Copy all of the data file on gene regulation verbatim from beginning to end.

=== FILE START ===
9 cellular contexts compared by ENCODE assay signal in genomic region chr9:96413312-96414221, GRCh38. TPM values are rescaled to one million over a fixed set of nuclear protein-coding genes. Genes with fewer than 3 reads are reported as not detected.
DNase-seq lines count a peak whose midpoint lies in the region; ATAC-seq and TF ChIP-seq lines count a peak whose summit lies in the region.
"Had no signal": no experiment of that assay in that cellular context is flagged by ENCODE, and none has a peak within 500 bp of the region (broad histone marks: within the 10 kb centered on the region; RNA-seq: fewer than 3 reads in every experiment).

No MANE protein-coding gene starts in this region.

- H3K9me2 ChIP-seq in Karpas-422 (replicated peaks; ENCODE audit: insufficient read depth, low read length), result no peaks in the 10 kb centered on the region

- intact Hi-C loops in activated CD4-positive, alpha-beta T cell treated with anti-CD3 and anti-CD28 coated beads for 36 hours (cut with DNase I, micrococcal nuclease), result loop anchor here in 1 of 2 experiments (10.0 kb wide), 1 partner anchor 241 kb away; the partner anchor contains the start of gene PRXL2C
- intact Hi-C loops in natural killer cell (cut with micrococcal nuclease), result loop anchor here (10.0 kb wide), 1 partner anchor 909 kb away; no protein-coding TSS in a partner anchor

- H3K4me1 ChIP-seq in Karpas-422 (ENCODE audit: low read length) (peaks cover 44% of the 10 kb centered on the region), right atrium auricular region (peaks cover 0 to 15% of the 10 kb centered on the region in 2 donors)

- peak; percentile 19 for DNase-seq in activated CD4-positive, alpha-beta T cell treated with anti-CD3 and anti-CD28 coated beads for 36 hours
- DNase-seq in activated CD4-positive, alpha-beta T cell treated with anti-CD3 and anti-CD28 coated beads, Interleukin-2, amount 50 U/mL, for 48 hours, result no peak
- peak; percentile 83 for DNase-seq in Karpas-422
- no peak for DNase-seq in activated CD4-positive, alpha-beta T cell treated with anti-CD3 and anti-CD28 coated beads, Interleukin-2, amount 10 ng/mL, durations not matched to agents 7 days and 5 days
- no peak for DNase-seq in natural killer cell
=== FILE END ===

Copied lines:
9 cellular contexts compared by ENCODE assay signal in genomic region chr9:96413312-96414221, GRCh38. TPM values are rescaled to one million over a fixed set of nuclear protein-coding genes. Genes with fewer than 3 reads are reported as not detected.
DNase-seq lines count a peak whose midpoint lies in the region; ATAC-seq and TF ChIP-seq lines count a peak whose summit lies in the region.
"Had no signal": no experiment of that assay in that cellular context is flagged by ENCODE, and none has a peak within 500 bp of the region (broad histone marks: within the 10 kb centered on the region; RNA-seq: fewer than 3 reads in every experiment).

No MANE protein-coding gene starts in this region.

- H3K9me2 ChIP-seq in Karpas-422 (replicated peaks; ENCODE audit: insufficient read depth, low read length), result no peaks in the 10 kb centered on the region

- intact Hi-C loops in activated CD4-positive, alpha-beta T cell treated with anti-CD3 and anti-CD28 coated beads for 36 hours (cut with DNase I, micrococcal nuclease), result loop anchor here in 1 of 2 experiments (10.0 kb wide), 1 partner anchor 241 kb away; the partner anchor contains the start of gene PRXL2C
- intact Hi-C loops in natural killer cell (cut with micrococcal nuclease), result loop anchor here (10.0 kb wide), 1 partner anchor 909 kb away; no protein-coding TSS in a partner anchor

- H3K4me1 ChIP-seq in Karpas-422 (ENCODE audit: low read length) (peaks cover 44% of the 10 kb centered on the region), right atrium auricular region (peaks cover 0 to 15% of the 10 kb centered on the region in 2 donors)

- peak; percentile 19 for DNase-seq in activated CD4-positive, alpha-beta T cell treated with anti-CD3 and anti-CD28 coated beads for 36 hours
- DNase-seq in activated CD4-positive, alpha-beta T cell treated with anti-CD3 and anti-CD28 coated beads, Interleukin-2, amount 50 U/mL, for 48 hours, result no peak
- peak; percentile 83 for DNase-seq in Karpas-422
- no peak for DNase-seq in activated CD4-positive, alpha-beta T cell treated with anti-CD3 and anti-CD28 coated beads, Interleukin-2, amount 10 ng/mL, durations not matched to agents 7 days and 5 days
- no peak for DNase-seq in natural killer cell